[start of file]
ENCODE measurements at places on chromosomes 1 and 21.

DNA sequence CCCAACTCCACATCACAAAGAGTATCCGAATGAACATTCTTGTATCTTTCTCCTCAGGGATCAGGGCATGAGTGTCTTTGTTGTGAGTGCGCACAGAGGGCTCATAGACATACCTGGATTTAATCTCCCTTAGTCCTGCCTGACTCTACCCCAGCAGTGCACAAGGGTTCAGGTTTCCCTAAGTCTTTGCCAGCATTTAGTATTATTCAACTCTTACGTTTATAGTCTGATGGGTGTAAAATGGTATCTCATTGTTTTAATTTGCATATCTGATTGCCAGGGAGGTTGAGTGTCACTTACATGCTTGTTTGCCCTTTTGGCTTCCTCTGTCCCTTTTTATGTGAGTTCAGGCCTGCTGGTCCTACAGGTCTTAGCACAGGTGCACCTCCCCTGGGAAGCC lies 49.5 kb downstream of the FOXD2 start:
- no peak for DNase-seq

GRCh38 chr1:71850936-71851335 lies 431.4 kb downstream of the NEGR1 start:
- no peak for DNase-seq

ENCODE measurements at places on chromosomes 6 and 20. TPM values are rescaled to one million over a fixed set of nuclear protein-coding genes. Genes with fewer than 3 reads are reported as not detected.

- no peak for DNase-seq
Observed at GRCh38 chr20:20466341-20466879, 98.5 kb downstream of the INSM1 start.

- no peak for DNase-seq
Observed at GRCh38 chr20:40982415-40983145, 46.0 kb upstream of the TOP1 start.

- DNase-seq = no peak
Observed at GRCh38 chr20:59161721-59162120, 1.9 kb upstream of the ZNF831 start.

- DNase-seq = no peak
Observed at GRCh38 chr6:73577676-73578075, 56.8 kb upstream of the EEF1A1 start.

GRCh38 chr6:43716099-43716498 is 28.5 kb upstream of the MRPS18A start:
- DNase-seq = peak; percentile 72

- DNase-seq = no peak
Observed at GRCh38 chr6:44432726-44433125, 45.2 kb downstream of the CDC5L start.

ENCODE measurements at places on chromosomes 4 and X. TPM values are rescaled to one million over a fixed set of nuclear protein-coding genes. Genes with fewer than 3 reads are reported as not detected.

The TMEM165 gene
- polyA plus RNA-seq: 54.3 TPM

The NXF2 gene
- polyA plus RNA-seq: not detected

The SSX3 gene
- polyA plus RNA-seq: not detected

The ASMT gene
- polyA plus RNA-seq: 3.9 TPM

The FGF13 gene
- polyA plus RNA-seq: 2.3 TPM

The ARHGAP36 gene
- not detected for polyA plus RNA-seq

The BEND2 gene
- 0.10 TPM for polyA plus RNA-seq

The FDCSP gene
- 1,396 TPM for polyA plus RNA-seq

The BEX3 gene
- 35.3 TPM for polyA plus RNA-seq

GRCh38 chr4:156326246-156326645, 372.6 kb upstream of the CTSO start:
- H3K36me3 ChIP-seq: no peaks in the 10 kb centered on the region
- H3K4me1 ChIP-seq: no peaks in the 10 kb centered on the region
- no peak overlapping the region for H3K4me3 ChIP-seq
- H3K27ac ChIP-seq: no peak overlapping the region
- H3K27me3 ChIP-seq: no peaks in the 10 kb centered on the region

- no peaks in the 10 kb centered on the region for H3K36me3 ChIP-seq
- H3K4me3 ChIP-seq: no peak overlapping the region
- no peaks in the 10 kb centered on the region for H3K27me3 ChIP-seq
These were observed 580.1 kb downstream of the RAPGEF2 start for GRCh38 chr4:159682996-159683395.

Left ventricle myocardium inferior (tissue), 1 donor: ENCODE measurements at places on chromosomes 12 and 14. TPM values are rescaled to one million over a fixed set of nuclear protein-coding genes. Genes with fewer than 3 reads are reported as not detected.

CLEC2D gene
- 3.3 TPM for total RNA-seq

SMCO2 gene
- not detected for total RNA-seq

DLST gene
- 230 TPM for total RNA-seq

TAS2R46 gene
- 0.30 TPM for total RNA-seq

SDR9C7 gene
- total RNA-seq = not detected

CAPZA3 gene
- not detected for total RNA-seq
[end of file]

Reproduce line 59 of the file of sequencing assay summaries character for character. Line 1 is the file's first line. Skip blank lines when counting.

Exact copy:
CAPZA3 gene